The New Rules of Mentoring in a Knowledge Economy

Catriona Walkerden

Mentoring as a concept has been around for long time, I have been fortunate to experience both sides of the fence, as a mentor and a mentee. Times have changed since formal 1:1’s with a senior person imparting years of acquired wisdom to the newbie starting out. In the knowledge economy we see today, we need multiple sources of knowledge to plug our gaps and navigate our futures. Knowledge has become a competitive commodity and organisations are falling over themselves to harness it.

Today, the role of a mentor covers everything from life coach, career sponsor, counsellor, psychologist, interpersonal relations guru. There has been a shift in the ‘rules’ around mentoring and an evolution from formal to informal. Here are some of the trends I’ve noticed forming the ‘new rules of mentoring’.

1. Mentoring is no longer limited to a 1:1 relationship.

There was a time when a mentor was like a careers counsellor that you solicited for 1:1 formal guidance. While for some that is still the most appealing option, the conventional wisdom that one size fits every problem has been challenged. In my own decision making and career navigation I access a range of advice, from formal mentoring catch ups where I’m explicit in the advice I’m seeking, to attending thought leadership conferences, or shadowing someone I feel is a great role model either in business or life.Networking is also a key way to build relationships with people across a range of disciplines letting you exchange ideas or ways of getting things done.

2. Your mentor’s values are more important than their chosen career.

This is something I learned from experience. I was nominated to be a mentee through the Females in IT and Telecommunications (FITT) national program a number of years ago, but when I met my mentor who was an engineering lead from Cisco, I could barely hide my dismay. Why had they paired me with an engineer when I’m a marketer? Had they looked at my resume during the matching process? As we got to know each other through the process, I realised we had been matched perfectly, but on values and work ethic rather than on career path. I then understood how important it is that the person advising you on your career or lifestyle choices shares your values, otherwise their advice won’t be relevant.

3. Mentoring is not just for high flyers.

A mentor can offer a perspective on a situation you may not have experienced before, it could be an important board meeting at which you’ve been asked to present, or how to deal with a situation of conflict.I had a situation a couple of years ago where I needed to manage my own career expectations whilst balancing my family. This required working through with someone what success really meant to me and redefining my career goals. It was very helpful to have a sounding board and someone to offer some guidance on my perceived limitations.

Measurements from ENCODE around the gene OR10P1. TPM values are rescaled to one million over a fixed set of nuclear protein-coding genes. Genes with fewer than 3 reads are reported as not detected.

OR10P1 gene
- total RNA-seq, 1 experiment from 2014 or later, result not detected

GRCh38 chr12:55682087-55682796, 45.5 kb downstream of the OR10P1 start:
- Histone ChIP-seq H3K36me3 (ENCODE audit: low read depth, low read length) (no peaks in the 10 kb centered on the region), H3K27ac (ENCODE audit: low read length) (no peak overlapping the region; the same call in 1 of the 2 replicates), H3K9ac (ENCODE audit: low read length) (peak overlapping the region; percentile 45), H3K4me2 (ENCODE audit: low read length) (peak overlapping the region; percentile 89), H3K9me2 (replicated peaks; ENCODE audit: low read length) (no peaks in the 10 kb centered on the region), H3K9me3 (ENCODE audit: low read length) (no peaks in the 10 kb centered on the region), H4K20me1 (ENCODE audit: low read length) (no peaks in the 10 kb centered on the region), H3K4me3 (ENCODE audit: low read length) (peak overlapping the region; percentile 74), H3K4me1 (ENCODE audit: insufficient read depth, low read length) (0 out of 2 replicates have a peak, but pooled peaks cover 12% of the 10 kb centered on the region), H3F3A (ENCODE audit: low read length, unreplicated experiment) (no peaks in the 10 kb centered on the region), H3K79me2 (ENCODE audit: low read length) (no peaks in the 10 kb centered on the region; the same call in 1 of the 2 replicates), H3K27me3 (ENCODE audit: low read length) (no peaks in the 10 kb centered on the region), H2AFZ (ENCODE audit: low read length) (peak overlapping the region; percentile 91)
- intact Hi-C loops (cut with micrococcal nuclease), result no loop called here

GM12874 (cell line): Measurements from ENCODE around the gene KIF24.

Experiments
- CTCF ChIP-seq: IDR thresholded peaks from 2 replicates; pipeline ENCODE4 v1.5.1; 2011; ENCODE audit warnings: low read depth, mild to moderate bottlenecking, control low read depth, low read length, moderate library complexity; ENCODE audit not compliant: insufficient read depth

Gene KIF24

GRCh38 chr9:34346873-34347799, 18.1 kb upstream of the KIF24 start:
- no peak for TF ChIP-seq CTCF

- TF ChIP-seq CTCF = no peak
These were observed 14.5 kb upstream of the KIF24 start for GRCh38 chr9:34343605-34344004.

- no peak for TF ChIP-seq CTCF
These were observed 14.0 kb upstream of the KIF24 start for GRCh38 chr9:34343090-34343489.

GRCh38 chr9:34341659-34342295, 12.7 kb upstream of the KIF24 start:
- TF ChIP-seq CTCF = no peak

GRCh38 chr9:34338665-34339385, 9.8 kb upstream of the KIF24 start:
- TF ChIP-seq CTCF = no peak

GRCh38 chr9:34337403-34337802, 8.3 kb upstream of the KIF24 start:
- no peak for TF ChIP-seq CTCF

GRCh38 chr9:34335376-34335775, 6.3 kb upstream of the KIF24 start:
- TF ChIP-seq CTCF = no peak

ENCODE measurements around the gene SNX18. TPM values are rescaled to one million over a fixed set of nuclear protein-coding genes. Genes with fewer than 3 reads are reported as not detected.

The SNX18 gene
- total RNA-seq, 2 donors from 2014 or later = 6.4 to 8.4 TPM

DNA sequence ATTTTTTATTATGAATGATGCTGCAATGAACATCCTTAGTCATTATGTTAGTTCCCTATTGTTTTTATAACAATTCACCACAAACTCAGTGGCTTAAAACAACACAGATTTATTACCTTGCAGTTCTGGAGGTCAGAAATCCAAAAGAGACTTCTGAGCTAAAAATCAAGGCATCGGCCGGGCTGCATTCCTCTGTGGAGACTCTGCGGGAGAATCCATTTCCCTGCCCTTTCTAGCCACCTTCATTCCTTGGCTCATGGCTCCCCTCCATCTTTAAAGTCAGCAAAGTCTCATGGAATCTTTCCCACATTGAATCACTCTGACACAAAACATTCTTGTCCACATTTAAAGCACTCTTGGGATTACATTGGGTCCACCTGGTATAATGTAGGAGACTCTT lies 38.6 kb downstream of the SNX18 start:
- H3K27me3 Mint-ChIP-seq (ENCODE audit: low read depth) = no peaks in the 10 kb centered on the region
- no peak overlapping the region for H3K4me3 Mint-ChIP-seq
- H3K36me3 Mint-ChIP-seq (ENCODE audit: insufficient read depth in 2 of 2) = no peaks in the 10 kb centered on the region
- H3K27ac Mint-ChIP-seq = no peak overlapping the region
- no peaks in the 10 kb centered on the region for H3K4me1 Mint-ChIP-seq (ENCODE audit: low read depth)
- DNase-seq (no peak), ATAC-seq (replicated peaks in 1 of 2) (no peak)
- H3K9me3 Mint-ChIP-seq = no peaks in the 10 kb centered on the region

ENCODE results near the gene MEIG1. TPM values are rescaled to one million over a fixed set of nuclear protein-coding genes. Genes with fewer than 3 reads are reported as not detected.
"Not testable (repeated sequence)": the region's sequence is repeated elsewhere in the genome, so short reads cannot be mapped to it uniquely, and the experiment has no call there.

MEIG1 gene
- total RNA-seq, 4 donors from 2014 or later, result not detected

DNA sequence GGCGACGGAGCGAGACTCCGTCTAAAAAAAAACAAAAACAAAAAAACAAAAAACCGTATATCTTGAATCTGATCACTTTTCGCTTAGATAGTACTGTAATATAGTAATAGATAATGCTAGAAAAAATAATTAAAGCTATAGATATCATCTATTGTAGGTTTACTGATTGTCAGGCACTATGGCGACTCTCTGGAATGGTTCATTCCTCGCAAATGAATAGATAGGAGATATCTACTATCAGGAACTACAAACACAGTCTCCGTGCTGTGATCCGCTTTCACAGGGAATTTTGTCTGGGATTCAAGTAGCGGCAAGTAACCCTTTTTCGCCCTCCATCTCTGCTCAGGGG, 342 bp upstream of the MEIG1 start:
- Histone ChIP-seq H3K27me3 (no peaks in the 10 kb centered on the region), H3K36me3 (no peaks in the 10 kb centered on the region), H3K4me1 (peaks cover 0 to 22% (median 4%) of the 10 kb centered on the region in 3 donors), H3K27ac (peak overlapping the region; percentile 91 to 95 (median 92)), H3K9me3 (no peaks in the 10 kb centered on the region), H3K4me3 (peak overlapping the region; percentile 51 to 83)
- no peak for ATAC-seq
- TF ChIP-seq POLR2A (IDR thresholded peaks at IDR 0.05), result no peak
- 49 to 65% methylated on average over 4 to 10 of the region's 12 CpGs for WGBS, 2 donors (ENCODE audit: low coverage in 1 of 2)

4. Mentoring is no longer just seniors to juniors.

In the knowledge economy, senior baby boomers and generation x have a lot to learn in terms of technology and the rate and pace of change into which digital natives have been born. Particularly in the areas of social and digital and agile ways of working, you’ll find senior executives eager to play catch up and understand this brave new world through the eyes of the new generation of customers and employees.

5. The mentor stands to gain as much as the mentee from the relationship.

Firstly, it’s a great honor to be asked to be someone’s mentor. So if you’re feeling shy or don’t want to put yourself out there, remember the mentor gets something out of the relationship as well. If the mentor is not yet a people manager it’s a great step in that direction for them and a good resume builder. Secondly, they learn a lot from the process themselves.I have been a mentor with the FITT program for the past three years and I have also roped in a few colleagues along the way who also get so much out of it. Having the opportunity to reflect on your own situation or how you would handle something when working through a mentee’s problem is a wonderful time for reflection. It’s also a great feeling to give back and know you’ve helped someone on their journey.

Ultimately, there are more resources out there than ever before but the self-help landscape can feel crowded and noisy. Deciding what’s right for you can be challenging. My advice would be to start with someone you respect and think can offer you some perspective on your current situation, and then build from there.